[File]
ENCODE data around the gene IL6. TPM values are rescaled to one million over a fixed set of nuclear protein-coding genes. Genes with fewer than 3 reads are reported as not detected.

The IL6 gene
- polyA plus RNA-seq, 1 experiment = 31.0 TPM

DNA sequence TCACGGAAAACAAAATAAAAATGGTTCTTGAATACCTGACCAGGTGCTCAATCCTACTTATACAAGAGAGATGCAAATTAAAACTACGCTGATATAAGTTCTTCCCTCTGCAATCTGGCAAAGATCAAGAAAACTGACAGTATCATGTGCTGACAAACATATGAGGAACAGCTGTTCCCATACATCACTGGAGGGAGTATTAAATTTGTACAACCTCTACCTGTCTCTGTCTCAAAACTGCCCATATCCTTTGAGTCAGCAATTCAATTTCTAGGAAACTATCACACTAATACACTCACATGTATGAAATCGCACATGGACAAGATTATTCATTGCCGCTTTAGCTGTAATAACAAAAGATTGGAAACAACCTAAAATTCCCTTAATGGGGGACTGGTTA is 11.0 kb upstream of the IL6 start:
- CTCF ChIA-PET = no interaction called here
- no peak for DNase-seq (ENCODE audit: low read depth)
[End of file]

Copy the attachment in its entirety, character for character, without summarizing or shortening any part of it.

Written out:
ENCODE data around the gene IL6. TPM values are rescaled to one million over a fixed set of nuclear protein-coding genes. Genes with fewer than 3 reads are reported as not detected.

The IL6 gene
- polyA plus RNA-seq, 1 experiment = 31.0 TPM

DNA sequence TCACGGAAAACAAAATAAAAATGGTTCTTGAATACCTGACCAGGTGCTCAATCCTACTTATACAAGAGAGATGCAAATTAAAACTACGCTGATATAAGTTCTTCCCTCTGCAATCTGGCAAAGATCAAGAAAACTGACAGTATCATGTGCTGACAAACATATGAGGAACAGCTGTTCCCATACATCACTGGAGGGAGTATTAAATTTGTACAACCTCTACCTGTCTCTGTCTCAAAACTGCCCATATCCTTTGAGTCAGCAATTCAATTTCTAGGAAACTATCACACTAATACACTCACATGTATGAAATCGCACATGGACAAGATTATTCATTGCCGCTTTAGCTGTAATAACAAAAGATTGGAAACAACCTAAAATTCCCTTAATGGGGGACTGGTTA is 11.0 kb upstream of the IL6 start:
- CTCF ChIA-PET = no interaction called here
- no peak for DNase-seq (ENCODE audit: low read depth)